The ABC of Indian Elections

Letter from New Delhi

The current Indian elections from 7 April to 12 May seem to be very complicated.

A humungous exercise. What with 814 million voters, including 100 million first time voters, voting on 1.4 million Electronic Voting Machines in 930,000 polling stations with eleven million police and security officers, this is the biggest election in the world to elect 543 members from 35 states to the lower house of parliament. Any party or coalition needs a minimum of 272 MPs to form a majority government.

India has over 700 political parties but only three matter at the national level: Aam Admi Party (AAP), Bharatiya Janata Party (BJP) and the Indian National Congress (Cong) parties. So it’s as simple as ABC. The other regional parties come into play to cobble a coalition if a single party fails to get the magical number of 272 seats.

Politicians are expected to spend $5 billion in electioneering as visible in mammoth rallies, TV and print ads, billboards, web promotion and every conceivable marketing ploy from video conferencing to applying party symbols as henna on rural women. A crucial vote bank is 24 million voters aged 18 to 19 polling for the first time.

AAP – the new kid on the block, founded in November 2012 to fight corruption, provide good governance and clean up the moribund establishment. Led by Arvind Kejriwal, an IT graduate and former Income Tax Commissioner, AAP swept into power in the Delhi State elections in December 2013.

After lightening reforms, AAP resigned within two months when its anti-corruption bill ran into problems. Moved up to national level to fight general elections, AAP provides a viable alternative to the other two national and established parties. AAP has almost nil chances of forming the government but even if AAP gets 40 to 50 seats, it will be very effective as the opposition and will not allow any deals smelling of crony capitalism. It has generated huge support from the silent middle class and also the poor who have been handed a raw deal. Beyond religious divide, AAP is for good governance.

BJP – the main opposition in the last parliament, was in the doldrums until the Chief Minister of Gujarat, Narendera Modi, was declared its prime ministerial candidate in June 2012. An impressive orator, Modi has provided efficient government, increased investment and all-round progress in Gujarat for the last 15 years after winning three state elections.

The Congress accuses him of involvement in 2002 Hindu-Muslim riots but the courts and the Special Investigation Team found him Not Guilty. Moreover, no riots have happened since then while other states have had up to 150 riots. Still, the Congress persists to hit him with this stick which does not stick.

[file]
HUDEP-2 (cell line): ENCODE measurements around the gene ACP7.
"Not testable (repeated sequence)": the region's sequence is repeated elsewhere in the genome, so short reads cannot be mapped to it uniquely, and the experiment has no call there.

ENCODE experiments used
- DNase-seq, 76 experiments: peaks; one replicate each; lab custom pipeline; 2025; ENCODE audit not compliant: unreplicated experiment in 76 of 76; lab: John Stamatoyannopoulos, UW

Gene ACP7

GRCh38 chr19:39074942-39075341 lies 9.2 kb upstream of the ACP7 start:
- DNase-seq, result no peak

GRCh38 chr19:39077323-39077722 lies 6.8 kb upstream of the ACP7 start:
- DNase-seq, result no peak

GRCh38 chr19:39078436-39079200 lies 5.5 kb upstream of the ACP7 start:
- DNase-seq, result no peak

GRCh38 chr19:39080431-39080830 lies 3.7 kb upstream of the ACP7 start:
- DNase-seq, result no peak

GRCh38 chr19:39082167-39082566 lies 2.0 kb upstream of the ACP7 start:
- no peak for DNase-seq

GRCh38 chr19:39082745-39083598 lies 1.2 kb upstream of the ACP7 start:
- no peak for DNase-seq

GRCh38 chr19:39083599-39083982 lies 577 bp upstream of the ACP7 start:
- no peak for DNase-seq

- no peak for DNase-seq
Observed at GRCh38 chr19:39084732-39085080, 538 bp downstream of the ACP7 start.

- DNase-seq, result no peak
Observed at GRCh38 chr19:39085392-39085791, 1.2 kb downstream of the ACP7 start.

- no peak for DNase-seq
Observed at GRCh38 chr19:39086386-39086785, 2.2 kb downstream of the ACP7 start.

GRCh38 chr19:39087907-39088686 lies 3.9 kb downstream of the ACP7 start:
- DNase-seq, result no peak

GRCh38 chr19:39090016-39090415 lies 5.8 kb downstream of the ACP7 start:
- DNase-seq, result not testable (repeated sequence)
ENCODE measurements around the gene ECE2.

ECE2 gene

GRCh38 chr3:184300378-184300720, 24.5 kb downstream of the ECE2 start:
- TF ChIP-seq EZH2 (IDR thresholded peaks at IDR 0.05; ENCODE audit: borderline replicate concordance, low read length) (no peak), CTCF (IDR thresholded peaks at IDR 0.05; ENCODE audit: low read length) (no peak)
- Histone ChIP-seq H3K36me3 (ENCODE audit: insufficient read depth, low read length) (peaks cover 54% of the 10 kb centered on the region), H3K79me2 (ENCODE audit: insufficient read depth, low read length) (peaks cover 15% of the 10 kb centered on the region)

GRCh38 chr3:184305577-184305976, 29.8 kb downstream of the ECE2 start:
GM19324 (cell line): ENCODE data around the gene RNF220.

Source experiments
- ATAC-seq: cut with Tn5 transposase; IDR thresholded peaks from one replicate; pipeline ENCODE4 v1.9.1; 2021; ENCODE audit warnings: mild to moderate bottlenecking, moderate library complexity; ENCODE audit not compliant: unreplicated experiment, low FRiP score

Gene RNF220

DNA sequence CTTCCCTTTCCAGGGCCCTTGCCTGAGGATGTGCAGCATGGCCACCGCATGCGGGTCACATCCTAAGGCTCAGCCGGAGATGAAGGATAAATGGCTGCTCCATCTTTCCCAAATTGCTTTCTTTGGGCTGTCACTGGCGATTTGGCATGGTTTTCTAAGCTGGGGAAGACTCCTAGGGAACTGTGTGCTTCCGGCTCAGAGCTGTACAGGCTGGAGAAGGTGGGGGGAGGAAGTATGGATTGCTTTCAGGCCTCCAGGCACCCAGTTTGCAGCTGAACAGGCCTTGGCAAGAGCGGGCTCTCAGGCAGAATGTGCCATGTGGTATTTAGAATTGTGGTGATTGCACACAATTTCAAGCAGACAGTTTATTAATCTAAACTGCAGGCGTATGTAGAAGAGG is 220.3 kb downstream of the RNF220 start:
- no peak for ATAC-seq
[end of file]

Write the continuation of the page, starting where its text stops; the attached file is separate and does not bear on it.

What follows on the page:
Modi promises strong government with overall progress Gujarat style. This state registered ten per cent economic growth, one per cent unemployment, 100 per cent electric and water supply round the year to all and 15 per cent per capita growth, among other achievements. Considered pro-Hindu, the BJP reaches out to Muslims.

Congress – After ten years of rule, the economic growth has slumped from almost ten per cent to less than five per cent. Plus, huge scams involving government ministers and other appointees. No pro-active action by the government in the last three years to boost the economy, fight high prices and corruption. Led by 43-year old Rahul Gandhi, the son of the late Prime Minister Rajiv Gandhi and the President of the Congress, the Italian Sonia Gandhi. The Congress has ruled for most of 60 years of India’s independence. But now, it faces the people’s anger for high prices, corruption, unemployment and lack of governance and accountability.

Considered pro-Muslim, the Congress promotes its secular platform.

So which party is likely to form the next government?

Most likely, BJP because it is now seen as Modi. He may not get 272 seats but even if he gets over 200, he can rope in some regional parties and independent candidates to forge a coalition government. Unlike the last coalition government that generated a weak government, Modi will dominate his partners and threaten them with another election to return with greater majority if they do not fall in line.

After the 2002 riots, the anti-Modi lobby in the West, and especially the Western media, started a campaign against him on human rights issues and succeeded in USA and UK not granting him a visa to address overseas Indians, especially Gujaratis. But the West realized that Gujarat is the top state for investment and poured Foreign Direct Investment to his state. Now the West is coming round with UK envoy calling on him in 2012, a US delegation and the US Ambassador calling on him recently and the British Prime Minister Cameron said he is welcome to the UK.

Now it is the voters who will decide for him and India. And, fortunately, not the West.

Kul Bhushan worked as a newspaper Editor in Nairobi for over three decades and now lives in New Delhi


* Published in print edition on 18 April 2014

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